There is also the possibility of developing an allergy to wheat, not necessarily to gluten. This is a completely different condition and may only justify avoiding wheat, rather than all gluten containing products.

Gluten intolerance and wheat allergies can both develop later in life and the numbers show that sufferers are steadily increasing.

Why the Increase?

Initially, the immediate skeptical response was to blame faulty diagnoses for the rise in gluten intolerance. Some experts, though, feel that there is legitimate concern due to modern genetic changes in wheat crops.

During the so-called Green Explosion of the 1950s, wheat was cross-bred to not only increase its productivity but to also increase its protein content. Many feel that this manipulation changed the gluten in ways that adversely affect the human body.

More research is needed to prove or disprove this theory, however.

Does Removing Gluten Help?

More and more people, though, are turning to gluten-free diets because they want to lose weight or because they’ve heard it can help their performance in competition.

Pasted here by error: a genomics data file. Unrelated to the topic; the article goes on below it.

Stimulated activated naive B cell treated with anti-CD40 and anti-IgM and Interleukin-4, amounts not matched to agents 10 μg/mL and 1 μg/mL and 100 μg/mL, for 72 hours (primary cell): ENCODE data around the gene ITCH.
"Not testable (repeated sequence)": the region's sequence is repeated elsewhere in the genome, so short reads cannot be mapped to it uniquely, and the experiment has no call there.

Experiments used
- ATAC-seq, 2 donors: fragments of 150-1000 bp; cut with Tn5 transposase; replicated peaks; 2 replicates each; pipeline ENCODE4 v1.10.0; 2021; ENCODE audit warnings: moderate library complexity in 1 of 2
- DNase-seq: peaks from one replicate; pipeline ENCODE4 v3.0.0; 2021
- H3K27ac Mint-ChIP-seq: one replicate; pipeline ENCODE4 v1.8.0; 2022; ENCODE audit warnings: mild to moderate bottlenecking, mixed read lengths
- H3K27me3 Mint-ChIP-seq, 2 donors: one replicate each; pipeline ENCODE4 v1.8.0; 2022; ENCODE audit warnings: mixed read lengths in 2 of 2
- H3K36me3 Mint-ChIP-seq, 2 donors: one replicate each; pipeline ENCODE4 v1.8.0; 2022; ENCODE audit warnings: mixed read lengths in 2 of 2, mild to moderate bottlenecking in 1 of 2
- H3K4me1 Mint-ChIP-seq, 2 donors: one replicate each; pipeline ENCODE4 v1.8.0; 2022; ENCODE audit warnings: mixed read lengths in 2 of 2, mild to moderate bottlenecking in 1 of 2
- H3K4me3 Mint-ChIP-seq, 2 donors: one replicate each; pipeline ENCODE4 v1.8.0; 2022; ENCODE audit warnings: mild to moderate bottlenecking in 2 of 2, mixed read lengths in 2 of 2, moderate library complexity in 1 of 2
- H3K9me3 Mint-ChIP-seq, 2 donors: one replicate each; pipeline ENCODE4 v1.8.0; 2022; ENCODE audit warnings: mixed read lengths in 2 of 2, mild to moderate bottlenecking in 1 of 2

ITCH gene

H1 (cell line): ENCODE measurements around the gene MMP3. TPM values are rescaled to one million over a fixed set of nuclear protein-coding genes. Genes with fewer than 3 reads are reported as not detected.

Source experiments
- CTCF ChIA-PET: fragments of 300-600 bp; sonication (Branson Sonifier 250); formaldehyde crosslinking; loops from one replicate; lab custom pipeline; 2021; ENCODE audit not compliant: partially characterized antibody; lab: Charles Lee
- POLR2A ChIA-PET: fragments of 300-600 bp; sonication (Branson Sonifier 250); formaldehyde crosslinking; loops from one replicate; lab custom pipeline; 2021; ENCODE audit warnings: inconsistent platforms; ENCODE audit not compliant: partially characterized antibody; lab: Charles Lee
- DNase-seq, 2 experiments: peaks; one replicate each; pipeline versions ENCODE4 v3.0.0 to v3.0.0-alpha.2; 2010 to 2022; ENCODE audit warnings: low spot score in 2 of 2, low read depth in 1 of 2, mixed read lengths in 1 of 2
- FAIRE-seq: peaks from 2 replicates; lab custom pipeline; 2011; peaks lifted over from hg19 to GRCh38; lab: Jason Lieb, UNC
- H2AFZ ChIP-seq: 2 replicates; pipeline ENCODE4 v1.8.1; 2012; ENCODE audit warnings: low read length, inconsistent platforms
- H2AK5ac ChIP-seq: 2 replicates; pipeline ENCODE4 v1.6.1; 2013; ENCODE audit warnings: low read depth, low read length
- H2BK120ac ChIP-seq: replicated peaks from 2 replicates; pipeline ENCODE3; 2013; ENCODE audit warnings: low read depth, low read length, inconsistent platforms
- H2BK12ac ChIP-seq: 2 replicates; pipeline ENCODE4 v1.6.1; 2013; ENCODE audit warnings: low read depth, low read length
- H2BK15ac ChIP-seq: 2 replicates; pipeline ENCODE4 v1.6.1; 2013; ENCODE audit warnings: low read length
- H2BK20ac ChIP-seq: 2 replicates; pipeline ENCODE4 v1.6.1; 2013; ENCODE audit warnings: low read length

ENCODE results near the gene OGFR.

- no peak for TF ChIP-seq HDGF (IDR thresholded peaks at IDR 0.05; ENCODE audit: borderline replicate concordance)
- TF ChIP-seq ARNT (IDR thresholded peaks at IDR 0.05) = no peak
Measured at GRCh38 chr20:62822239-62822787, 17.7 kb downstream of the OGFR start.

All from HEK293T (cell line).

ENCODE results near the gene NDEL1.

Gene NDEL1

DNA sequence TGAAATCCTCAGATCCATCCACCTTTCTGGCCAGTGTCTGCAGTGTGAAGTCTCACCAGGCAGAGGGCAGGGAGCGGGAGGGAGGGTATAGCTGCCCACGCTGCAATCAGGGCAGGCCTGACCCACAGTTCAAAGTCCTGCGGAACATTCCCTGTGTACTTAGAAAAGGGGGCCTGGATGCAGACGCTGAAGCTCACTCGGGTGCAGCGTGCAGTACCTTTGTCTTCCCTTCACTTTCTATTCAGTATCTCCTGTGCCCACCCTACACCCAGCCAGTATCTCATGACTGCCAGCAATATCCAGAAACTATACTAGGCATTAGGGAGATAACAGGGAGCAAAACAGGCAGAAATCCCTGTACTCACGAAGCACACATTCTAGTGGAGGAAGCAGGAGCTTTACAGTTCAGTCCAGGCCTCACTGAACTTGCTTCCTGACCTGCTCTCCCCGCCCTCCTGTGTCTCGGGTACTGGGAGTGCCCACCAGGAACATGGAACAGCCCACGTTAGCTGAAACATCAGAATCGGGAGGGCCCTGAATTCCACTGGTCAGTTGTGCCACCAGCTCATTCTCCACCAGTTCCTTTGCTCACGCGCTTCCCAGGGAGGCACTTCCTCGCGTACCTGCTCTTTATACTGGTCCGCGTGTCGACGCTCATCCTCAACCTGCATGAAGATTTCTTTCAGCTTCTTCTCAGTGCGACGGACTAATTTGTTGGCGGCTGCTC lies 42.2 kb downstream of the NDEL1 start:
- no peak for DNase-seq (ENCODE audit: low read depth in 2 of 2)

Unfortunately, there’s little evidence that avoiding gluten can do all that. It is possible that adopting a gluten-free diet could help you lose weight as a by-product of reducing highly processed, calorie-rich foods. Sometimes, sadly, the opposite is true. Many gluten-free foods are loaded with sugars and fats, which boost the calories dangerously high, despite .

No research supports the idea that gluten-free diets can help athletic performance, either. Again, it’s possible that you might feel better as a result of a more healthy diet but unless you have an undiagnosed sensitivity it’s the lack of gluten that’s helping you.


Secrets of Centenarians